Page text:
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Reinforcement Learning in Trading – Part V

QuantInsti

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See Part IPart II,  Part III and Part IV to get started.

Bellman Equation

Bellman Equation

In this equation, s is the state, is a set of actions at time and ai is a specific action from the set. R is the reward table. is the state action table but it is constantly updated as we learn more about our system by experience. γ  is the learning rate

We will first start with the q-value for the Hold action on July 30.

  1. The first part is the reward for taking that action. As seen in the R-table it is 0
  2. Let us assume that γ = 0.98. The maximum Q-value for sell and hold actions on the next day, i.e. 31 July, is 1.09
  3. Thus q-value for Hold action on 30 July is 0 + 0.98 (1.09) = 1.06

In this way, we will fill the values for the other rows of the Hold column to complete the Q table.

DateSellHold
23-07-20200.950.966
24-07-20200.950.985
27-07-20200.981.005
28-07-20200.961.026
29-07-20200.981.047
30-07-20200.991.068
31-07-20201.091.090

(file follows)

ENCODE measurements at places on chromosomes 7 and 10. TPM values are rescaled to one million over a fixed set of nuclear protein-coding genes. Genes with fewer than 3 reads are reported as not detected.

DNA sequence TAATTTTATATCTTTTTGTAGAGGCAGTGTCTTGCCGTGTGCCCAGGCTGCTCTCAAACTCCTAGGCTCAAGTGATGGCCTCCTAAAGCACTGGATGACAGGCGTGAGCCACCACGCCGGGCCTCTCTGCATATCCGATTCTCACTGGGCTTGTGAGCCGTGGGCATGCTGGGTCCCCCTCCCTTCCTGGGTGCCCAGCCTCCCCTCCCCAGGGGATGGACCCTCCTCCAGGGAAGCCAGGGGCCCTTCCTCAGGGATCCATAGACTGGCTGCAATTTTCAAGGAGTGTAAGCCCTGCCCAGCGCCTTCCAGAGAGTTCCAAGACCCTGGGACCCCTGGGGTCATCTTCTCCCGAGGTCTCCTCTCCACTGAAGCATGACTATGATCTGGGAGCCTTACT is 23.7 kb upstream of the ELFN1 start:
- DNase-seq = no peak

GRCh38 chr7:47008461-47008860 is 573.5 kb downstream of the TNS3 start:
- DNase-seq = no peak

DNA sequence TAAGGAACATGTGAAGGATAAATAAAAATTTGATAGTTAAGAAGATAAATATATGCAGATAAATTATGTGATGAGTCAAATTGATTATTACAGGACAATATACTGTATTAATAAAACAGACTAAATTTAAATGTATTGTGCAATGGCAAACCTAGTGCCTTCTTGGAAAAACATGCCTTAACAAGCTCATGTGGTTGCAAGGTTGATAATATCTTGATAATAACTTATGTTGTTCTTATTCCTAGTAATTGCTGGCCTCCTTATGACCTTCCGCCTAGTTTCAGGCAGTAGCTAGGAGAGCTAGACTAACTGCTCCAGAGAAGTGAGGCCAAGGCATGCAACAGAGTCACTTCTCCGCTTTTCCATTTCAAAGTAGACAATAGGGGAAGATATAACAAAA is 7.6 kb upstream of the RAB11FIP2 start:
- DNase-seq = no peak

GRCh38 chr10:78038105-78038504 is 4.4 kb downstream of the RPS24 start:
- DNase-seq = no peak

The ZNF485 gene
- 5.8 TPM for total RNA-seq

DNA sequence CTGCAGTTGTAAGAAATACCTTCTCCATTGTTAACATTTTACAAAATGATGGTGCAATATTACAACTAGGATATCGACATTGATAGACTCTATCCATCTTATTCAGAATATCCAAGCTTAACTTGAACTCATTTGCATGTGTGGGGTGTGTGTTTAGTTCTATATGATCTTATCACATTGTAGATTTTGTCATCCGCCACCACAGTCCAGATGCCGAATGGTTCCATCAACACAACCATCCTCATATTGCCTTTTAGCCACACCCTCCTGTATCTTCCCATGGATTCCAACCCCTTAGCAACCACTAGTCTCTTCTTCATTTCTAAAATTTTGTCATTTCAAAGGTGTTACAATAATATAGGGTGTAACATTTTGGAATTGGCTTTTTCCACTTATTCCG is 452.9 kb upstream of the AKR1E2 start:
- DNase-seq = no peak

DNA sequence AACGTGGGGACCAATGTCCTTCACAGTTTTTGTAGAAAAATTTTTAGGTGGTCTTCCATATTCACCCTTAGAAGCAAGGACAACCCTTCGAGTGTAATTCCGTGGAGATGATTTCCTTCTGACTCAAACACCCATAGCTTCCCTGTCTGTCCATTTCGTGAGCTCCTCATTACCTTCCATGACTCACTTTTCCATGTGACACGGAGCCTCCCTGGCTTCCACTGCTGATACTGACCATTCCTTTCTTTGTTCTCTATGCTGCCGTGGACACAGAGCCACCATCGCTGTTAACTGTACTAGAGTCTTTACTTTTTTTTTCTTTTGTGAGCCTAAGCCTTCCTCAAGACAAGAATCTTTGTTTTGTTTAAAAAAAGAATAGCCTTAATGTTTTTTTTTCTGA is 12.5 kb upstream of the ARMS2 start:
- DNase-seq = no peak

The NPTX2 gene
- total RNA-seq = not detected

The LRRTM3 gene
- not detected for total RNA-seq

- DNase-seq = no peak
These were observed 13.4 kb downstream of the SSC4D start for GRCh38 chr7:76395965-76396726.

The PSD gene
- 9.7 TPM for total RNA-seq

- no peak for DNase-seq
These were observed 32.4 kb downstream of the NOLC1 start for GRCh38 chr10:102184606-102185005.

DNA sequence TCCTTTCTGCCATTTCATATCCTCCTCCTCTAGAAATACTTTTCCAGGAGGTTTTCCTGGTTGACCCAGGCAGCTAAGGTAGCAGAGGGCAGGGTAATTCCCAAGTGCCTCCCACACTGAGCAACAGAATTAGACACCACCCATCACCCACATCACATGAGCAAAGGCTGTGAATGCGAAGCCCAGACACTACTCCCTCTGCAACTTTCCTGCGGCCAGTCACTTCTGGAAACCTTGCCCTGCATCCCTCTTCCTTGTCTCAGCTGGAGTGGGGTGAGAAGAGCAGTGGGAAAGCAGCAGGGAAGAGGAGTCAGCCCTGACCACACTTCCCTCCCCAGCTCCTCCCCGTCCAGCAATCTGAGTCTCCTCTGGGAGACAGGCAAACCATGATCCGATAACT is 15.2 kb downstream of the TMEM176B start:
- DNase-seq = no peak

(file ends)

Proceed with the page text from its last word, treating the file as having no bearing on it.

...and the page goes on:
The RL model will now select the hold action to maximise the Q value. This was the intuition behind the Q table. This process of updating the Q table is called Q learning. Of course, we had taken a scenario with limited actions and states. In reality, we have a large state space and thus, building a q-table will be time-consuming as well as a resource constraint.

To overcome this problem, you can use deep neural networks. They are also called Deep Q networks or DQN. The deep Q networks learn the Q table from past experiences and when given state as input, they can provide the Q-value for each of the actions. We can select the action to take with the maximum Q value.

Stay tuned for the next installment to learn how to train artificial neural networks.

Visit QuantInsti to download practical code: https://blog.quantinsti.com/reinforcement-learning-trading/.

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